Methodology article
 Open Access
 Published:
Tiling array data analysis: a multiscale approach using wavelets
BMC Bioinformatics volume 12, Article number: 57 (2011)
Abstract
Background
Tiling array data is hard to interpret due to noise. The wavelet transformation is a widely used technique in signal processing for elucidating the true signal from noisy data. Consequently, we attempted to denoise representative tiling array datasets for ChIPchip experiments using wavelets. In doing this, we used specific wavelet basis functions, Coiflets, since their triangular shape closely resembles the expected profiles of true ChIPchip peaks.
Results
In our wavelettransformed data, we observed that noise tends to be confined to small scales while the useful signalofinterest spans multiple large scales. We were also able to show that wavelet coefficients due to nonspecific crosshybridization follow a lognormal distribution, and we used this fact in developing a thresholding procedure. In particular, wavelets allow one to set an unambiguous, absolute threshold, which has been hard to define in ChIPchip experiments. One can set this threshold by requiring a similar confidence level at different lengthscales of the transformed signal. We applied our algorithm to a number of representative ChIPchip data sets, including those of Pol II and histone modifications, which have a diverse distribution of lengthscales of biochemical activity, including some broad peaks.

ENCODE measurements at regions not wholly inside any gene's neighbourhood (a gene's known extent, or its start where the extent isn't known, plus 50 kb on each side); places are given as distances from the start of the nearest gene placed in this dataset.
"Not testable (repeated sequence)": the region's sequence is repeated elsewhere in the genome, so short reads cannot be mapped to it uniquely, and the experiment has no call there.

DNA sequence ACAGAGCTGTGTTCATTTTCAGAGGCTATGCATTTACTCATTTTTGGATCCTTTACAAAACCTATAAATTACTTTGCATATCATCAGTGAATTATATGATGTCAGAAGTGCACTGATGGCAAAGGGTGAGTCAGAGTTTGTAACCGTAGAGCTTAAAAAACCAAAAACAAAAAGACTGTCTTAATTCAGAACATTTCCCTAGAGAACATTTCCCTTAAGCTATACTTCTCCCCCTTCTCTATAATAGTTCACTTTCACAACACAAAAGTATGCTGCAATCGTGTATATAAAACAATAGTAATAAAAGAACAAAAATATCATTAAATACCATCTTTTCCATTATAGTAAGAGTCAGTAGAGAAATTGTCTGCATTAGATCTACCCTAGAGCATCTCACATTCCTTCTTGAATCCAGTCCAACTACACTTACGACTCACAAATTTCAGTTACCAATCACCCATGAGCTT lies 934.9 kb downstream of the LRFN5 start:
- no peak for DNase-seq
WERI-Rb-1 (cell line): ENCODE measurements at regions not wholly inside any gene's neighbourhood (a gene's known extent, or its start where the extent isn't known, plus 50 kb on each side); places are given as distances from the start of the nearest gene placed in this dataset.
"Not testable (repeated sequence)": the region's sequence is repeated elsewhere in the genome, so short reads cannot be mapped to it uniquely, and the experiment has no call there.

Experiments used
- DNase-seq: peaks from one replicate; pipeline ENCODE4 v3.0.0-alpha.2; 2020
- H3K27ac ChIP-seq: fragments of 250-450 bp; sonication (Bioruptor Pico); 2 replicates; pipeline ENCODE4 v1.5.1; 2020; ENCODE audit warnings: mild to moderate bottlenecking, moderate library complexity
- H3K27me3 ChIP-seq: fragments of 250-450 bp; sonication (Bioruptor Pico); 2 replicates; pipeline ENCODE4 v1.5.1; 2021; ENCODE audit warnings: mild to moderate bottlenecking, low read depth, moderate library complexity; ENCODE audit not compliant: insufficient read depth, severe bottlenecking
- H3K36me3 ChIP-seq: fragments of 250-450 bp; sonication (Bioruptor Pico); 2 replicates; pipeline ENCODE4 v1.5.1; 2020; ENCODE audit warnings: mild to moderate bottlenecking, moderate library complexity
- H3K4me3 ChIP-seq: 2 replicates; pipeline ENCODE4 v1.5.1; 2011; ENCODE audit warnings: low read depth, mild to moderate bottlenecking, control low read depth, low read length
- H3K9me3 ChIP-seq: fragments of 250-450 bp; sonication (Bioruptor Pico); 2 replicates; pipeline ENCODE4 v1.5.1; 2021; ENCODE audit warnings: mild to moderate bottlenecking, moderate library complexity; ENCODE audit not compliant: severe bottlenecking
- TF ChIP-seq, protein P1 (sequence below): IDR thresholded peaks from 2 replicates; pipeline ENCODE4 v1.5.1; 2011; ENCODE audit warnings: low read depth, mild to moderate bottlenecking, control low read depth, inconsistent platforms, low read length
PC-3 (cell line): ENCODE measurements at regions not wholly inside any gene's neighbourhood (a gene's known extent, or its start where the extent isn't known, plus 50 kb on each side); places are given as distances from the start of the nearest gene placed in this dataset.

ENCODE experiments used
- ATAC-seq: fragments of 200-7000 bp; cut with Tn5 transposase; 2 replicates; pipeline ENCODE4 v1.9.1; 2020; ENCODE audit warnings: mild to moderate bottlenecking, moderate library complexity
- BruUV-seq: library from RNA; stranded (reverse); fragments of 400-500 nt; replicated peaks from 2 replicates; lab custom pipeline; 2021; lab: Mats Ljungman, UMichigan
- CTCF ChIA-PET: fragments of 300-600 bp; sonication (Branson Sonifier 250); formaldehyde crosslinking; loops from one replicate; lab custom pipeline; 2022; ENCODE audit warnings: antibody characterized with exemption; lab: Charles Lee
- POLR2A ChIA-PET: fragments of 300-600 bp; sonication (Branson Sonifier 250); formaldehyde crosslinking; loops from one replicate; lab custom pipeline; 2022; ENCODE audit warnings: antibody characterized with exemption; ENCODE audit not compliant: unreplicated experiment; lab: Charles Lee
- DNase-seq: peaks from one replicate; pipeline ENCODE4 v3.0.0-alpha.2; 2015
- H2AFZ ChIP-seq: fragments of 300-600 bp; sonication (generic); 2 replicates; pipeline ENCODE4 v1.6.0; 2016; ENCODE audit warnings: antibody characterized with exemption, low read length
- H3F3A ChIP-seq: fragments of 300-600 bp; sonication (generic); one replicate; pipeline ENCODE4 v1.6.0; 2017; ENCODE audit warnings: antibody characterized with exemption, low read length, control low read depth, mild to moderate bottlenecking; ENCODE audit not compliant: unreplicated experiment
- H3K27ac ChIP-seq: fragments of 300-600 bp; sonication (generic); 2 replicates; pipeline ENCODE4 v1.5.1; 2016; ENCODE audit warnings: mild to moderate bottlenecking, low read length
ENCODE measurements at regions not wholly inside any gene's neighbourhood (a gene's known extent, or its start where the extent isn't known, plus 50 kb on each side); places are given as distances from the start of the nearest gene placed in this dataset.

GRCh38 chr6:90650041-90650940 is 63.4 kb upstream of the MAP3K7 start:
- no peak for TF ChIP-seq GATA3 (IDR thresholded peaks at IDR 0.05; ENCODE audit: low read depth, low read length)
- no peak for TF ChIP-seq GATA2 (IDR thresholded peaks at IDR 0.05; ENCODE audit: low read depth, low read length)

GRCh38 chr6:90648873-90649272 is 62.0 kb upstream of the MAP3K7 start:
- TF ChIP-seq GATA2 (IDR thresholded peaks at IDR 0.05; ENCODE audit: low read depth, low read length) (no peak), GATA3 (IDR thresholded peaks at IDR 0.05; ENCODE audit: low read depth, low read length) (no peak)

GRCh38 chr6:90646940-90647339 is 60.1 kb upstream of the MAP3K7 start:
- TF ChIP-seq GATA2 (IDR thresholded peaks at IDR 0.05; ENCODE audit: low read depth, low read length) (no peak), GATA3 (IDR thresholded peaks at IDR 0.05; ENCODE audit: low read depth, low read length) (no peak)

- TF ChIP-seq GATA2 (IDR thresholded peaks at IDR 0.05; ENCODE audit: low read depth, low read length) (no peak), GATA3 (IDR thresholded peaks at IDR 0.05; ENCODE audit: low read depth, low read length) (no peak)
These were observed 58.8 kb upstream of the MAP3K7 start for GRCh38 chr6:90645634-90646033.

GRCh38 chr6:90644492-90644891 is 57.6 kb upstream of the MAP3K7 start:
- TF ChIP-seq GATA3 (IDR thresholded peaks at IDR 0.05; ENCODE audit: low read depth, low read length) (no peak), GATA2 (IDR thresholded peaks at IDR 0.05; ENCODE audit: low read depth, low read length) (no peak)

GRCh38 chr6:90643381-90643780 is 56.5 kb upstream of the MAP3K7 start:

Conclusions
Finally, we benchmarked our method in comparison to other approaches for scoring ChIPchip data using spikeins on the ENCODE Nimblegen tiling array. This comparison demonstrated excellent performance, with wavelets getting the best overall score.
Background
Tiling arrays have recently become widely used to investigate thousands of biochemical reactions in a parallel fashion. In oligonucleotide microarrays the probes are designed to match parts of the known genomic sequence. Genome tiling arrays include overlapping oligonucleotides designed to cover an entire genomic region of interest. These arrays are able to simultaneously monitor the expression of thousands of genes [1] as well as to identify the transcription factor binding sites [2]. Transcription factors are regulatory proteins which bind to DNA and control the gene transcription or biochemical activity of other regulatory proteins. The experimental technique to identify these regions of activity of the regulatory proteins on DNA involves the hybridization of immunoprecipitated DNA on a tiling microarray (ChIPchip experiments)[3]. In this paper we examine data from two ChIPchip experiments in order to identify regions of activity.